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Turning The Boat for Home


Richard Mabey (Chatto & Windus: 2019)

This year is the 50th anniversary of Food For Free, the first book published by nature writer Richard Mabey; in those 50 years the author has written well over 30 books. The latest is Turning The Boat For Home (Chatto & Windus: 2019) which collects just over 30 pieces of his occasional writing published mostly during the last two decades, commissioned by a variety of editors and publishers.

The title, Turning The Boat for Home, is taken from an essay first published in The New Statesman in which the author reflects on the experience of being on the Norfolk Broads on his boat just before it goes into dry dock for the winter. He contemplates ‘the experience of living in a world alongside other species…a sense of neighbourliness…based on sharing a place, on the common experience of home and habitat and season.’

In the prologue to this latest book, the author admits that he never felt he was up to writing a full-blown autobiography, ‘hopeless at recalling long-lost inner feelings’ and lacking ‘the novelist’s skill to make it all up.’ He was happy, however, to produce a collection of his ‘short-order work’ which ‘contain broadly autobiographical material.’ The book has four sections reflecting four distinct themes echoing his development as a writer. Briefly these are: early writing influences, writing about plants, politics especially that of woodlands and finally, ‘new nature writing.’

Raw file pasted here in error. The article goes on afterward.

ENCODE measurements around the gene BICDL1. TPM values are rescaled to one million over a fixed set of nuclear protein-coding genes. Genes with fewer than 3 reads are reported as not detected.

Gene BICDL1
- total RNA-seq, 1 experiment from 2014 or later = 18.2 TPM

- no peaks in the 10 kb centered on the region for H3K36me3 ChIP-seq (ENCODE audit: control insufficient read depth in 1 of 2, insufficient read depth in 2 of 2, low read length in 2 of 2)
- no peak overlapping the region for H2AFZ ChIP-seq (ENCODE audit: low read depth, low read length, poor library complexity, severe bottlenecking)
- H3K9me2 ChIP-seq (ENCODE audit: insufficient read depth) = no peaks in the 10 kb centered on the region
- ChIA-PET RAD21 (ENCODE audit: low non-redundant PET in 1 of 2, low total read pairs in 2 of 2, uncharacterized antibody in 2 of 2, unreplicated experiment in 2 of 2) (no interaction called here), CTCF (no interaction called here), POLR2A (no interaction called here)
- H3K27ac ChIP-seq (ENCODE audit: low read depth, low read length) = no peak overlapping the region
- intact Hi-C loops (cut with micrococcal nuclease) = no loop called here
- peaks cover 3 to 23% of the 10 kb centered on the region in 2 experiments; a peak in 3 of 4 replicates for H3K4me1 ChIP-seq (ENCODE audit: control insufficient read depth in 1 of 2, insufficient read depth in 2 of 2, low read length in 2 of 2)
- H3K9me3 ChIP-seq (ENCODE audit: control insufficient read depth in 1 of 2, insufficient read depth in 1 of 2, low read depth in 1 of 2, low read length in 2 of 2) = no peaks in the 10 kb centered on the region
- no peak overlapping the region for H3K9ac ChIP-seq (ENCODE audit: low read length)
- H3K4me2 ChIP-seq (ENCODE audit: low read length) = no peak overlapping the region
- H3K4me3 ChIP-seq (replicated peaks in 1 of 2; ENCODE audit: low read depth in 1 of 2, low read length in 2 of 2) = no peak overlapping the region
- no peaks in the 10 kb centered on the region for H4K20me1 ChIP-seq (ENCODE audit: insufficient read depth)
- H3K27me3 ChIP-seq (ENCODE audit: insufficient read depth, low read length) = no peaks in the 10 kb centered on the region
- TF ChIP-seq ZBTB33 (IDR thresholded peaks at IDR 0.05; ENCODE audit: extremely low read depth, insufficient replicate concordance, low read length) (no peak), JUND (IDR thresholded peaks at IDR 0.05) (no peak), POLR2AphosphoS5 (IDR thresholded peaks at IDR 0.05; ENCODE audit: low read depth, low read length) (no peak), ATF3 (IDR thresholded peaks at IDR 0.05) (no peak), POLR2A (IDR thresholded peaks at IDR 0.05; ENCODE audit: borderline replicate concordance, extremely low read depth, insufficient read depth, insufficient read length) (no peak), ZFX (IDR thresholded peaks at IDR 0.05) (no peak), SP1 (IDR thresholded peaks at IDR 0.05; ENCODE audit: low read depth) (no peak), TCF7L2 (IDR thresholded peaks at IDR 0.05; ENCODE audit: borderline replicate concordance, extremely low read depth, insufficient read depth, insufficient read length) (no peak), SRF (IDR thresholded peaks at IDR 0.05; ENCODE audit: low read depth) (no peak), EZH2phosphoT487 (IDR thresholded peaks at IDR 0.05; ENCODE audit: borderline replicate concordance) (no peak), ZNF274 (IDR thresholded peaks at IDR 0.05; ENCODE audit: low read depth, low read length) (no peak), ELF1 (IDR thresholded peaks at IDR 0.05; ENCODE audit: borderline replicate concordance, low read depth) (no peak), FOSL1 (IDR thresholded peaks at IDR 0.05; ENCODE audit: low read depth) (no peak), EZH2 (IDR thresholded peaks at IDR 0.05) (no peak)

Suffolk appears in several pieces in the book including a celebratory piece on Ronald Blythe which was first published as a preface to Aftermath (Black Dog Books: 2010), a collection of Blythe’s writings over 50 years. There is also a tribute to Roger Deakin, The Commons Man, from BBC Wildlife. Of further interest is a review of Butterfly Isles (Granta Books: 2010) by Patrick Barkham, worth noting as Patrick will be in conversation with Richard Mabey at the University of Suffolk on Thursday 19th May. Tickets can be bought here:

I’ve heard Richard Mabey speak several times over recent years, the first time was at Jarrolds in Norwich during the launch of his book Nature Cure (Chatto & Windus: 2005) and enthusiastically spent £15.99 on a signed hard copy! It was at this event that I was one of many mesmerised by his manner of speaking, those who have heard him will know what I mean. I had that voice in my head while reading Turning The Boat for Home, as if he was there by my side.


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